Jefferson also came to give his friend some moral support. The new President needed it. Although an acknowledged intellectual and primary drafter of the U.S. Constitution he was often insecure making public appearances and speeches. At five feet six inches tall and weighing only 125 pounds, the 58-year old Virginian was easy to overlook in a crowd of bigger politicians competing to be heard. He was as conscious of this as everyone else. One observer noted that Madison walked with a “peculiar springing step, as if he were trying to make himself seem taller than usual…”
In his diary, John Quincy Adams wrote that Madison’s delivery of his Inaugural Address, done before Chief Justice Marshall administered the oath of office, was “a very short speech, in a tone of voice so low that he could not be heard.” The National Intelligencer concurred, saying, “Of the Inaugural Address, without attempting a critique, we may be permitted to say, that in point of stile it is chaste and nervous…” Margaret Smith also weighed in, adding that, “Mr. Madison was extremely pale and trembled excessively when he first began to speak, but soon gained confidence and spoke audibly.”
What he wore seemed to draw more interest than what he said. As the newspapers reported, Madison came “in a full suit of [brown] cloth of American manufacture, made of the wool” from sheep from the Hudson River Valley farm of Chancellor Robert Livingston, a coat from George Washington’s former Private Secretary made by one of his manufacturing interests, and a white vest from sheep wool harvested at his own Virginia estate, Montpelier.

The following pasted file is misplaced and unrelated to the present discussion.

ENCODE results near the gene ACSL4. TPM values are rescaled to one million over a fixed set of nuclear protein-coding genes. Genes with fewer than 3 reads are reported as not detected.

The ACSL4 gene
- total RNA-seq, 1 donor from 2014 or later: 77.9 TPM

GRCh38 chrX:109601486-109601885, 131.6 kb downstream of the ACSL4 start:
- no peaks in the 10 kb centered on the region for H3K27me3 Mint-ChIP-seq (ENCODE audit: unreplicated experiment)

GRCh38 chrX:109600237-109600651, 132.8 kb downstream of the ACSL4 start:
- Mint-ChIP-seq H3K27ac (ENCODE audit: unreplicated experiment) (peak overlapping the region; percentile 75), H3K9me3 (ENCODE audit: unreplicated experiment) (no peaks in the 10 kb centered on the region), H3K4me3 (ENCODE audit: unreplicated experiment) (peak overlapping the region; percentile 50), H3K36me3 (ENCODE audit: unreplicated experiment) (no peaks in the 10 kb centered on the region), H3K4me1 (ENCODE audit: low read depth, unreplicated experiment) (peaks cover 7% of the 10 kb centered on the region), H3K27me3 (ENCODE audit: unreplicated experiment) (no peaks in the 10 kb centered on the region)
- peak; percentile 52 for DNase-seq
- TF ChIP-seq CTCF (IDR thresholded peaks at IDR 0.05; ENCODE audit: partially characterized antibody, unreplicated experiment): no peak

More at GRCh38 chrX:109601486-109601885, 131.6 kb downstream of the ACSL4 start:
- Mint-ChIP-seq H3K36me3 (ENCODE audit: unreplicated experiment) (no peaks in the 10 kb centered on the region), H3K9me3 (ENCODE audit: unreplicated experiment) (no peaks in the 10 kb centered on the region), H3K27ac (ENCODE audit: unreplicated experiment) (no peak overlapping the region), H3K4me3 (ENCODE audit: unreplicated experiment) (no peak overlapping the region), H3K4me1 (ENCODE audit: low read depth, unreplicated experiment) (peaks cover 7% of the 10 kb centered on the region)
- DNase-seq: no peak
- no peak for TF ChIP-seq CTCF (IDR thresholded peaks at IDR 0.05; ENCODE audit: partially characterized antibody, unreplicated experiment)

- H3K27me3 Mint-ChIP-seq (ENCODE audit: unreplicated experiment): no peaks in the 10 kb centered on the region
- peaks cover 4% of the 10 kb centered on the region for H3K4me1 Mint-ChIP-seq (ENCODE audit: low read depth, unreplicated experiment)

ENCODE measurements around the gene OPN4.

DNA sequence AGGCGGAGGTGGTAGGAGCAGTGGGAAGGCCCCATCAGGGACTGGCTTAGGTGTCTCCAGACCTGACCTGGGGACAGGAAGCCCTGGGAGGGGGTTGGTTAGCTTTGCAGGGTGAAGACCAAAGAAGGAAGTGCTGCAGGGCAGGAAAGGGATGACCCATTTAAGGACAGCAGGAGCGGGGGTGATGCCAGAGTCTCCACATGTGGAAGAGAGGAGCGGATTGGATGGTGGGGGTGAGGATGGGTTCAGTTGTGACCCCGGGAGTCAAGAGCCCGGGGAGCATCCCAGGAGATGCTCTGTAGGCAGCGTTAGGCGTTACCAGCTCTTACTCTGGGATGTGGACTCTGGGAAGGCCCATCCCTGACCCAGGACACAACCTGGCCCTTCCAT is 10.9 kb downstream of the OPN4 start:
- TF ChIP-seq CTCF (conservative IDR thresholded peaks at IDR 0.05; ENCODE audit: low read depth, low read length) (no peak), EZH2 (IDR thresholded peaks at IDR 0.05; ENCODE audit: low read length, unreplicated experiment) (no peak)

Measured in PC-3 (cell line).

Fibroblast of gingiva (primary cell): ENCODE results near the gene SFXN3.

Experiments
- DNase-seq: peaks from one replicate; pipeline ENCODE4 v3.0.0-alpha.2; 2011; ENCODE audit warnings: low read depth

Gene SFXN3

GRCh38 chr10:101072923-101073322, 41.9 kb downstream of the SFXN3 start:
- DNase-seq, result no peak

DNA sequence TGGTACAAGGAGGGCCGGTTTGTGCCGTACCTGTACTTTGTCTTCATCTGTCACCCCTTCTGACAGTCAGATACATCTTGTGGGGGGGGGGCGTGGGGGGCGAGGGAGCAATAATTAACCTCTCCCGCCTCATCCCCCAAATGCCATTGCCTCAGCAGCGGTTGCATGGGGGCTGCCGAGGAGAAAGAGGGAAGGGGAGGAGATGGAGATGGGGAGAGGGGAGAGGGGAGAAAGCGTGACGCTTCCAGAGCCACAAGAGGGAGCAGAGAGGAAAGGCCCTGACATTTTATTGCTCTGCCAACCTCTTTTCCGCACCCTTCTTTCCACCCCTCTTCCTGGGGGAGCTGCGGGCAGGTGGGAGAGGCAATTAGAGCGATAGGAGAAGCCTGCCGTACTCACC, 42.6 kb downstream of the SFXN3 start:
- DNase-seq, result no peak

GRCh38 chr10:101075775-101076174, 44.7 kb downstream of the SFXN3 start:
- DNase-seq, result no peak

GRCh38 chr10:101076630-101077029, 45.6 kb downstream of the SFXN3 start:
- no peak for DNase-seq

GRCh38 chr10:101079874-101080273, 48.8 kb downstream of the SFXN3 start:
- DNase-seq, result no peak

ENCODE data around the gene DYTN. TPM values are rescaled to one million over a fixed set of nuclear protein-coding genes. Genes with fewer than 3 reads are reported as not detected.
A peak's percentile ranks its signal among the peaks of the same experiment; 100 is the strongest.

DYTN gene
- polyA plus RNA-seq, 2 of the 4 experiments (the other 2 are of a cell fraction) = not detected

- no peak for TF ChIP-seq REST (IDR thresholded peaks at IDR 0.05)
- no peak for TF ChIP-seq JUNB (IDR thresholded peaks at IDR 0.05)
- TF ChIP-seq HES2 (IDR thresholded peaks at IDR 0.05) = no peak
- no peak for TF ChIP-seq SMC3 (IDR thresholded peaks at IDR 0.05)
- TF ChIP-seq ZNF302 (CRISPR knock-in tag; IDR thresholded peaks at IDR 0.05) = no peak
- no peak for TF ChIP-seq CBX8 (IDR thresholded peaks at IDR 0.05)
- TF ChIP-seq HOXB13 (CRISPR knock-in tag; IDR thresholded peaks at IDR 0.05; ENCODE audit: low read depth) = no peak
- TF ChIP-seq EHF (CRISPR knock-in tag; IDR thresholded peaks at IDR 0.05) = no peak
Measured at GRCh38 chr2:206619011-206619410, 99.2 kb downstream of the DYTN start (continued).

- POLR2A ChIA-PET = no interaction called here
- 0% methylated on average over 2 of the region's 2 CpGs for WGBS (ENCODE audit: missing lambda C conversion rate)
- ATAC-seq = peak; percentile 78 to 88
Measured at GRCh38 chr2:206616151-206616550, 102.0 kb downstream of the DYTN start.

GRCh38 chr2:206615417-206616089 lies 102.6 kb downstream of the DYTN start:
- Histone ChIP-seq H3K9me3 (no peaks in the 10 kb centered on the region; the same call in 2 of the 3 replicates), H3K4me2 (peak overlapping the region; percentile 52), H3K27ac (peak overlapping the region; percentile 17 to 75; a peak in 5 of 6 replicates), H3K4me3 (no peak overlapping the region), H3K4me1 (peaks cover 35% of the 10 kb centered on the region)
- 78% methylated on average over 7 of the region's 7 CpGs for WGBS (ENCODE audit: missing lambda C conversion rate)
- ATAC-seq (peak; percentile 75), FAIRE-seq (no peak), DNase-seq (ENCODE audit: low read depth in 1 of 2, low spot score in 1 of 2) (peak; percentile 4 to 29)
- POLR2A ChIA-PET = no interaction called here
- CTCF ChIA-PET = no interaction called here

After the ceremony, there was the very first rudimentary Inaugural parade for him to review. Stepping outside the Capitol, the new President reviewed several military contingents.
The swearing-in ceremony and parade ending by two in the afternoon, the crowds followed the new President to his home. There, he and Dolley Madison (who did not attend the Capitol ceremony) were hosting an open-house luncheon reception, setting a custom followed by his successors who did so at the White House, until Congress began hosting one for freshly-inaugurated Presidents as part of the official events, in 1953.